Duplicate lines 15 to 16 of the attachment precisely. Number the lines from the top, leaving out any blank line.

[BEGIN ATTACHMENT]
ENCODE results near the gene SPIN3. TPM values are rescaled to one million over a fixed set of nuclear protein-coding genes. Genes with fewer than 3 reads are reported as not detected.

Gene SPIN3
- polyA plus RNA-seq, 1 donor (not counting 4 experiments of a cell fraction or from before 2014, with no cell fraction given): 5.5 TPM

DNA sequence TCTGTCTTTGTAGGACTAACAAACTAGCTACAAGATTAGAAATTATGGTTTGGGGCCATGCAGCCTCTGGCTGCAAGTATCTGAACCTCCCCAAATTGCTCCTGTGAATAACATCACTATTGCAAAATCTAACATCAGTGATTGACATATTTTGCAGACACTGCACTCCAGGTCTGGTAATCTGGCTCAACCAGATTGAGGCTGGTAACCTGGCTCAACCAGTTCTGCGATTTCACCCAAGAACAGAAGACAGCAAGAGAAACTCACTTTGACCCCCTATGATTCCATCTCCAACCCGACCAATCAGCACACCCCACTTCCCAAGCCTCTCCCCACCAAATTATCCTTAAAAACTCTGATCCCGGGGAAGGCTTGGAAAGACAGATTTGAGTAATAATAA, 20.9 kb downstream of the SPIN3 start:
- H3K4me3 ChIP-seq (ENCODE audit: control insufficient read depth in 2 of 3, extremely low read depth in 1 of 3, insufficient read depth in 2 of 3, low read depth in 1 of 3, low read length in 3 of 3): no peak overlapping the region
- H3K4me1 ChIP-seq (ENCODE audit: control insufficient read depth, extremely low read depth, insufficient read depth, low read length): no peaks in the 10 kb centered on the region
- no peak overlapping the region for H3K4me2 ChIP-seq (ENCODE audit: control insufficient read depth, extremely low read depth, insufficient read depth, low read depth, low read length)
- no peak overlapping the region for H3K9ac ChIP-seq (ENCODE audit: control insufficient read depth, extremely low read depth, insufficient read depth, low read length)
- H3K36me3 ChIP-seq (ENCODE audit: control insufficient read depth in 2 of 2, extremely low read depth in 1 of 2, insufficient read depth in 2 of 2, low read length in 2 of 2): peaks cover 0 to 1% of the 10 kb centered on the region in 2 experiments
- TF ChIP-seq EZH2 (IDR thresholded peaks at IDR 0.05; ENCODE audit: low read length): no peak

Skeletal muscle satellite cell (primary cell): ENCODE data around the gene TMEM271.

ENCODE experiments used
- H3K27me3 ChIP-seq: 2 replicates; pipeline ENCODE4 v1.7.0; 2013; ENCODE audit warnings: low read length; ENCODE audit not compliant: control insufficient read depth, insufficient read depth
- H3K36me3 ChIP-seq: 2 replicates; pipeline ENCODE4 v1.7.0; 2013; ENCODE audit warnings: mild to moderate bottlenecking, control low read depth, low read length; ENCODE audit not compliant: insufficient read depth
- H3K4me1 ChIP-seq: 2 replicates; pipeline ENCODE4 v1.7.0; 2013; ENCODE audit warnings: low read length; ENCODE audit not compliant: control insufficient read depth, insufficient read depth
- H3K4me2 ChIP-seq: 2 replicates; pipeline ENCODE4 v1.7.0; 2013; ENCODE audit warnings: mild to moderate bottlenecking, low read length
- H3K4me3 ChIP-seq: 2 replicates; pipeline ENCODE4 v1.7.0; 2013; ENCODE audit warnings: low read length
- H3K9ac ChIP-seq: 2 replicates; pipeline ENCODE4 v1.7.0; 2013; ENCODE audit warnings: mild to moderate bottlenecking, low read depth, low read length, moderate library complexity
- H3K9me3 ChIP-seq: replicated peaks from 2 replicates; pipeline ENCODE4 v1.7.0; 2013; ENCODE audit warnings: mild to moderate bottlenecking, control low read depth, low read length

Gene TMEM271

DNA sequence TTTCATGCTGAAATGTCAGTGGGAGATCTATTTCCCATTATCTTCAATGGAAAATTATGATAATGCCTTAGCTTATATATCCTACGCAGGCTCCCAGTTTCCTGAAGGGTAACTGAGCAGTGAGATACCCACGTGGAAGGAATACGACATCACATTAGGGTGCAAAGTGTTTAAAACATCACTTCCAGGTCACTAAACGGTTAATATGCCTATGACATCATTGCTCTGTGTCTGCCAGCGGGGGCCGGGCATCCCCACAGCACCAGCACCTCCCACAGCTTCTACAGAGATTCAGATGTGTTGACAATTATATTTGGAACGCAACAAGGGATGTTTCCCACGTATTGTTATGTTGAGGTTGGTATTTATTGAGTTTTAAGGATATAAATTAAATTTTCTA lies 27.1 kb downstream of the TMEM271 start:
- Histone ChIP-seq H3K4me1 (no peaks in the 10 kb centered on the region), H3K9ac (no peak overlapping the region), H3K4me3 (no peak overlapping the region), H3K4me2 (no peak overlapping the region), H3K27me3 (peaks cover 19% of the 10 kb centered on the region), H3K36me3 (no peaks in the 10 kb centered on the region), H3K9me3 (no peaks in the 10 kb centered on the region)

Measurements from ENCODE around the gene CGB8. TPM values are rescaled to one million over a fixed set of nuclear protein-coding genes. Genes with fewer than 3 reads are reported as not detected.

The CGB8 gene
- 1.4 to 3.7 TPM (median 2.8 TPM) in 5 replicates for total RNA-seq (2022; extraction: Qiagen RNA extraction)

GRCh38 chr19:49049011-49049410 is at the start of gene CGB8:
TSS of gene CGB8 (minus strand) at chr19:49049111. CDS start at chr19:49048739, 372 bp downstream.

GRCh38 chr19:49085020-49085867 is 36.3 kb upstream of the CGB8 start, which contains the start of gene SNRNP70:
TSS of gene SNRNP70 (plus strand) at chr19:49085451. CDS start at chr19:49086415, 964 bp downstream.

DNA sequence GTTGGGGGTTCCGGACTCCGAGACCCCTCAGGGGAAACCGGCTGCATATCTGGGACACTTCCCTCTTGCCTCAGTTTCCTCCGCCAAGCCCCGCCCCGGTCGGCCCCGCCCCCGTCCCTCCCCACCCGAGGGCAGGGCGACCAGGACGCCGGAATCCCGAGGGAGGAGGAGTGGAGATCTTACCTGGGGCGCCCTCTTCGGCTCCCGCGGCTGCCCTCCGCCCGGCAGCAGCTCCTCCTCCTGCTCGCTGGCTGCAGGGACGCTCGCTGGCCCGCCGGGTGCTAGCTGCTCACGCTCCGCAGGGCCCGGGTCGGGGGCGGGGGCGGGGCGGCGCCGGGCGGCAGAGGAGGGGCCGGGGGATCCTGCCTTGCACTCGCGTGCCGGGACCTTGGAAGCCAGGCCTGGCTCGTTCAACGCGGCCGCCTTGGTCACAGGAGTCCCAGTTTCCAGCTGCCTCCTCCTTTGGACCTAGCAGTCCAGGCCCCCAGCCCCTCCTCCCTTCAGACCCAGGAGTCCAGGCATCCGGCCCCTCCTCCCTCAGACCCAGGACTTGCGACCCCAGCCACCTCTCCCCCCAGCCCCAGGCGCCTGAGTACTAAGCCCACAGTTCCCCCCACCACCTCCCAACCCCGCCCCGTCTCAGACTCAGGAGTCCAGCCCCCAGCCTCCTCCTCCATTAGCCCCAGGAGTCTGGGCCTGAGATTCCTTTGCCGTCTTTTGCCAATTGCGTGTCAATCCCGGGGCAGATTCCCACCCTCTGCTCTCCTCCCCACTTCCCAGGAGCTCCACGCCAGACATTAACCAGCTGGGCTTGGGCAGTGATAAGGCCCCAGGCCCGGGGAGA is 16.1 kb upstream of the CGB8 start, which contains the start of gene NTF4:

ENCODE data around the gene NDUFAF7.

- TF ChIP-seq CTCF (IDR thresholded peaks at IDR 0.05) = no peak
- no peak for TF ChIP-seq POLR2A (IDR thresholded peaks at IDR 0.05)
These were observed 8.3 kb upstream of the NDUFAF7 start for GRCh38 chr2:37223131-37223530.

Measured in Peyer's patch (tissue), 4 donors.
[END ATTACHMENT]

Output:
- H3K4me1 ChIP-seq: 2 replicates; pipeline ENCODE4 v1.7.0; 2013; ENCODE audit warnings: low read length; ENCODE audit not compliant: control insufficient read depth, insufficient read depth
- H3K4me2 ChIP-seq: 2 replicates; pipeline ENCODE4 v1.7.0; 2013; ENCODE audit warnings: mild to moderate bottlenecking, low read length